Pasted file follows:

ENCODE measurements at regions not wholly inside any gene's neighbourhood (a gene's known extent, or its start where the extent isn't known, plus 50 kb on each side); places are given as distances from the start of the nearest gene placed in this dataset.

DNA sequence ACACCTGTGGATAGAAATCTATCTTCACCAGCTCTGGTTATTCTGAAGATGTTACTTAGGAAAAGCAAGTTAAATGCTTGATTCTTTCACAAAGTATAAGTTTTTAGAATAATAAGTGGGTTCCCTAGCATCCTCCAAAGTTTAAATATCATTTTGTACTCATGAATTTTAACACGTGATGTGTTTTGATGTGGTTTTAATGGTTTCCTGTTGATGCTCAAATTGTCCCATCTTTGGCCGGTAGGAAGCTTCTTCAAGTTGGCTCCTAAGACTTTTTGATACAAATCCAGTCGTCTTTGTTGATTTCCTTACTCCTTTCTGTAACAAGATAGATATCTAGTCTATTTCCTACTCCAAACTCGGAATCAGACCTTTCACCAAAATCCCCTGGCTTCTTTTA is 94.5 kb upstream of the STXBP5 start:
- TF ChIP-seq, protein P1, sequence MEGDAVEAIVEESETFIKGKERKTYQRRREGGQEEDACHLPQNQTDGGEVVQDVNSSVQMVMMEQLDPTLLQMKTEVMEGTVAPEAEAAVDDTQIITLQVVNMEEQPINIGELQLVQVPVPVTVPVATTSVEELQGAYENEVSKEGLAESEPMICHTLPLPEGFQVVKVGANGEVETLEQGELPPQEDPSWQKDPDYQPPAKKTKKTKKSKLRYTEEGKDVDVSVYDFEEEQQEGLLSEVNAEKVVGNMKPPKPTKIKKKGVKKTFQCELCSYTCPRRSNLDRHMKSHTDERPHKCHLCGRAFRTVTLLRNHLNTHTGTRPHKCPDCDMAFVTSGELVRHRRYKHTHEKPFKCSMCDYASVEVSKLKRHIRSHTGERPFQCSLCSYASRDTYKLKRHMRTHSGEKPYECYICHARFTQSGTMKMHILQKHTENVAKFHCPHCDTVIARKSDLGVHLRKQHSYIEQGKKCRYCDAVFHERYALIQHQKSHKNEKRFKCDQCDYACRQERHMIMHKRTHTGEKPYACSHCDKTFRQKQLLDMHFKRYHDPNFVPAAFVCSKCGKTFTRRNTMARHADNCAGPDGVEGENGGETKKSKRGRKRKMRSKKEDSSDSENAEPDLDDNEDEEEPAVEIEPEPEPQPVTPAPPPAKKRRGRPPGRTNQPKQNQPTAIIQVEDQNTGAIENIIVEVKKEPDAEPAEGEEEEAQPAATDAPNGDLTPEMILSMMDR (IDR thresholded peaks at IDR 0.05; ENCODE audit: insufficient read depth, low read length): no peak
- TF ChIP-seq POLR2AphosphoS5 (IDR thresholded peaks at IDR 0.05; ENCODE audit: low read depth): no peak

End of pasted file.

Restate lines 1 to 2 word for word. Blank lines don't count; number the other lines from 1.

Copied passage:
ENCODE measurements at regions not wholly inside any gene's neighbourhood (a gene's known extent, or its start where the extent isn't known, plus 50 kb on each side); places are given as distances from the start of the nearest gene placed in this dataset.

DNA sequence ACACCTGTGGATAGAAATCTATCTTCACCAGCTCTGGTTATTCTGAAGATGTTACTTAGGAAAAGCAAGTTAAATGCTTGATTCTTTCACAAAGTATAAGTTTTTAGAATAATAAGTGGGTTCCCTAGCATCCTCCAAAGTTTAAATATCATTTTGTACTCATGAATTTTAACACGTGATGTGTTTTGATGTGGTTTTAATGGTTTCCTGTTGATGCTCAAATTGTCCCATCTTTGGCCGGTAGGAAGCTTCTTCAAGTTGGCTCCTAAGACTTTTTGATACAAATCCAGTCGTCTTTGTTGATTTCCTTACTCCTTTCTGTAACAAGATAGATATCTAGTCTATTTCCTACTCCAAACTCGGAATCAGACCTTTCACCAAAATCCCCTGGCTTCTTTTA is 94.5 kb upstream of the STXBP5 start: